- Entering in assessment results or summaries instead of recording results directly into the patient chart
- Following up with providers on appointment attendance data
- Maximizing a practice's reimbursement and the services you can offer to the patient
- Measuring various patient outcomes, such as functional, cognitive and emotional measures
When done many times a day, even small tasks can add up, so automating wherever possible is a great way to work more efficiently and make your day easier.
Write Strong Notes
Notes are a key part of any behavioral health practice, and poor notes can create problems for administrators and patients alike. Strong case management notes should address various aspects of patient health, such as physical, psychosocial, environmental, financial and vocational elements. Be sure to touch on aspects that will affect patient progress, too, such as their potential for community reintegration or willingness to learn new strategies.
These notes provide a touchstone for everyone working on the patient's case to access and understand the whole picture, including the case manager. You won't remember everything you discuss during visits or how pressing a particular topic may be, and strong notes can help carry that information to a later time.
Your notes must be strategic and written in a manner that's easy to understand and comprehensive, but you also can't spend hours writing your notes every day. Utilize tools for more intuitive, quick notes, like buttons and templates. Whether you use DAP notes, SOAP notes or something else, keep the following tips in mind:
- Write clearly: It's easy to write notes you know you'll understand, but what about the other people involved in your patient's case? Write objectively and clearly to ensure that others can understand your notes.
- Stay brief and relevant: Make sure your notes are short, to the point and applicable to the situation. Know what's necessary based on administrative and care requirements, and use factual data.
- Set time aside for the job: Try not to rush your notes. Allot time for note-writing after a meeting so you stay accurate and focused.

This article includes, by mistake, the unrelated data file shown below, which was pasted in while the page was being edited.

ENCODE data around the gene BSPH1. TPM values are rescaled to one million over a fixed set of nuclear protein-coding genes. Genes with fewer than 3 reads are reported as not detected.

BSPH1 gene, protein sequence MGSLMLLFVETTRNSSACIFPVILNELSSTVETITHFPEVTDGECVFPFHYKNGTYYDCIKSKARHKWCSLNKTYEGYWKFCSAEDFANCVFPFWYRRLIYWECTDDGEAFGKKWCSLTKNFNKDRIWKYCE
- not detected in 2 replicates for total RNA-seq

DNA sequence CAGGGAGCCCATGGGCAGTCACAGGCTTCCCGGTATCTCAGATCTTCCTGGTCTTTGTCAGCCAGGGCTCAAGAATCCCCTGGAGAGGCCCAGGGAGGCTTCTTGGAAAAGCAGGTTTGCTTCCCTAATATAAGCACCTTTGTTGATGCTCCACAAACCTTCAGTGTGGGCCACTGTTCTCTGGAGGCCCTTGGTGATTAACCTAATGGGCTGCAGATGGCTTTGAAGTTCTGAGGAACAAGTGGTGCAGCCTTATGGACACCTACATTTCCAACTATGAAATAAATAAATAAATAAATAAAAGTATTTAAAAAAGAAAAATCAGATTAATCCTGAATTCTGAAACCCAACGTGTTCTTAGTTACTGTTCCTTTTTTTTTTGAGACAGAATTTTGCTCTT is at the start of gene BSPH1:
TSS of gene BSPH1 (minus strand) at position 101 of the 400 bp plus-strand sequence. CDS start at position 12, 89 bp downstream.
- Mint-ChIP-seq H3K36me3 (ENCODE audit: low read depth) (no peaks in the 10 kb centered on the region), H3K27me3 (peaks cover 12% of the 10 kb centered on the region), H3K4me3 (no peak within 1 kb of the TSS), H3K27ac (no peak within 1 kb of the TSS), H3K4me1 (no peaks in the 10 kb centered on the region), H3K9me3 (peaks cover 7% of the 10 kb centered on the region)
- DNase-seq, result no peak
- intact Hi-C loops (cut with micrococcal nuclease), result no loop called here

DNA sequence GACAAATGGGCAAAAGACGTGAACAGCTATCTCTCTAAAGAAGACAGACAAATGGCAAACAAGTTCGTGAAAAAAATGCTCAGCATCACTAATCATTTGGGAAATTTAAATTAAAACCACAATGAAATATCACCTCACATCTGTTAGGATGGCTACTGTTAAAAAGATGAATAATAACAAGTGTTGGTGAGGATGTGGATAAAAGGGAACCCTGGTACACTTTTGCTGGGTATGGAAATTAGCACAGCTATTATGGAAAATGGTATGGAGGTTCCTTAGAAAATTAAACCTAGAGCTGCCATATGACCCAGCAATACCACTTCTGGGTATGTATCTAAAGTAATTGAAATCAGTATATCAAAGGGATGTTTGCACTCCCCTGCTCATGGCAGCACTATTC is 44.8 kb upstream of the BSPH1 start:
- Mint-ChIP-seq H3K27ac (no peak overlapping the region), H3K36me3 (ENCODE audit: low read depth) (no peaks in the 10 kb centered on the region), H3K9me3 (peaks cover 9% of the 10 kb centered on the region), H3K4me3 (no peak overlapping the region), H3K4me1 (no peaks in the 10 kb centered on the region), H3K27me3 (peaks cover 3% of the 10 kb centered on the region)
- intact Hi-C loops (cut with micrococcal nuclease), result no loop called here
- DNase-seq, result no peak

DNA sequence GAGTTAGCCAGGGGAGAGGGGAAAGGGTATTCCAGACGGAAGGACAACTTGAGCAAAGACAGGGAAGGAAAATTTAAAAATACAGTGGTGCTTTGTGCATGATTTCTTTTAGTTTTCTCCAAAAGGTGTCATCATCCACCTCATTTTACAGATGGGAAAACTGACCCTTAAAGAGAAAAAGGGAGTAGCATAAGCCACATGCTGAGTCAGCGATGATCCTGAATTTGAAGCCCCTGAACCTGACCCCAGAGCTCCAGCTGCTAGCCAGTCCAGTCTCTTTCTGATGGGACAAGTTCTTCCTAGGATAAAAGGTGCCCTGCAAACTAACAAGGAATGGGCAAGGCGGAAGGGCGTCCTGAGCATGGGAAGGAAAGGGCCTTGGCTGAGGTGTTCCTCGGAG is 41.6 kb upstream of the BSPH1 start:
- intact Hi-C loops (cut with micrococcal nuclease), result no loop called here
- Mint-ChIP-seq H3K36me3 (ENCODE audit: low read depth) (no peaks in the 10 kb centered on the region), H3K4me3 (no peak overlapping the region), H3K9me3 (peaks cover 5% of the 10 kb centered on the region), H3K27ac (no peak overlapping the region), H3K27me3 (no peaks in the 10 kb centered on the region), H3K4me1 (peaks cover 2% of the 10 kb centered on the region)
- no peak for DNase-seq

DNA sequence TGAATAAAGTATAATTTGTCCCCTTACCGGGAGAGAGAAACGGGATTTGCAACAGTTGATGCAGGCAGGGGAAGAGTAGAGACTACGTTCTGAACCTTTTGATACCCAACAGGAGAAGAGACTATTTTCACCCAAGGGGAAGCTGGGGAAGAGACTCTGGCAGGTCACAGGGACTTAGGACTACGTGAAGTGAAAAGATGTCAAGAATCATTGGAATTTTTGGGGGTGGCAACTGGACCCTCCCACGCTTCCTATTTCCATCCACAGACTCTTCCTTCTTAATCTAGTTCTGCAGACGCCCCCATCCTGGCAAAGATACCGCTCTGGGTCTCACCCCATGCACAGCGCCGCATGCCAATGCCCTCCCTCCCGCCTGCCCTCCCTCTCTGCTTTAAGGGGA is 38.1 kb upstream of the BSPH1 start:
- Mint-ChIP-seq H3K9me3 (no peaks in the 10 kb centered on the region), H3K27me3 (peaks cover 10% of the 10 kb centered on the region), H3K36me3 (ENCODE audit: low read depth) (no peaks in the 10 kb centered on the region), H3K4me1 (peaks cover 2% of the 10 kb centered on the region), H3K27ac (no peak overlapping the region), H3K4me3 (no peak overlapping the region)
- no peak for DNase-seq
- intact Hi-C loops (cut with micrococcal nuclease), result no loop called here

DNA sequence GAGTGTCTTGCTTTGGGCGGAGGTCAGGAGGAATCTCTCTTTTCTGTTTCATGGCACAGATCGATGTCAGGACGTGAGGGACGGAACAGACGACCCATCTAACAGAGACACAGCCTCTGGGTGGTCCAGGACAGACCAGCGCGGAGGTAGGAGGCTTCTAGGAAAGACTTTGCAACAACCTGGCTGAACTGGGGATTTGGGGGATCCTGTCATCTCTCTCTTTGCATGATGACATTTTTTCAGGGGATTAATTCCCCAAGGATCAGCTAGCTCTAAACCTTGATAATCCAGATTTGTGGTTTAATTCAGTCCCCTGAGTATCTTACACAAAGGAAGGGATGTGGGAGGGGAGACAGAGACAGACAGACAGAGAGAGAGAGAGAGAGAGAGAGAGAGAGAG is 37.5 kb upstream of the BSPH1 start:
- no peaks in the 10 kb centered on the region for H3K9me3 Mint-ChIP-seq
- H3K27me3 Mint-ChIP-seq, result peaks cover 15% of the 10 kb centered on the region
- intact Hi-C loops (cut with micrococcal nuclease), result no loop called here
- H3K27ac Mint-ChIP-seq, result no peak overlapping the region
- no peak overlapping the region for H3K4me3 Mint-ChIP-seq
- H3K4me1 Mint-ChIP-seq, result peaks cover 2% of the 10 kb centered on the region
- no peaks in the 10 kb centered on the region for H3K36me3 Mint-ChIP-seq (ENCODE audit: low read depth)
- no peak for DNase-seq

- Use notes alongside treatment plans: Notes should inform treatment and vice versa. Use your notes to track progress and inform treatment plans.
- Use templates wisely: Templates are an excellent resource for getting started, but they should only form the structure of your notes. Be sure to complement templates with detailednotes.
- Take advantage of the patient portal: If you use a patient portal, you can have the patient input many changes on their own, such as medications or address changes, for easier notes.
As a case manager, you are your patients' best advocate. Empathy is vital in performing your role effectively. From recommending necessary services to collecting data that illustrates patient needs, your care depends on understanding their situation. Many health and social care providers struggle to stay empathetic due to a lack of time, high stress levels and high patient loads.
While the demands of the job can be taxing, always try to remember the person behind the notes. Take time to get to know them and understand what affects them the most. You can prioritize the issues that are most important to them for impactful, person-centered care.
Some tips for retaining empathy during mental health work include:
- Listen without judgment: Avoid making assumptions or judgments so you can better understand the patient's thoughts and feelings.
- Stay in the moment: Giving the patient your full attention and showing it through body language and cues can help you better engage with the patient's situation.
- Remove barriers: Break down any preconceived notions, ideas or stereotypes you may have about the patient so you can see things from their point of view without a clouded perception.
To focus on maintaining empathy, try spending a few minutes each week, or even after every meeting with a client, to evaluate these elements and reflect on the patient's situation.
Learn More About How ICANotes Can Help
Between advocating for patient services, staying organized and working with team members, good behavioral health case management requires the right tools. ICANotes, the EHR designed for behavioral health, is packed with features for simple and effective case management. From note-writing templates and in-platform messaging to quick document uploading and secure communications, ICANotes can help you.
This cloud-based EHR is fully compliant with the Health Insurance Portability and Accountability Act (HIPAA) and helps ease case management in many behavioral health settings. Learn more about how ICANotes can help you stay organized and deliver better care. You can reach out to us with any questions, start a free trial or request a live demo.
Clinical Director October has been a Registered Nurse for over 15 years. She is board certified in Mental Health and Psychiatric Nursing. She holds a Bachelor of Arts from the University of North Carolina at Greensboro. She also graduated with bachelor and master degrees in Nursing from Western Governors University.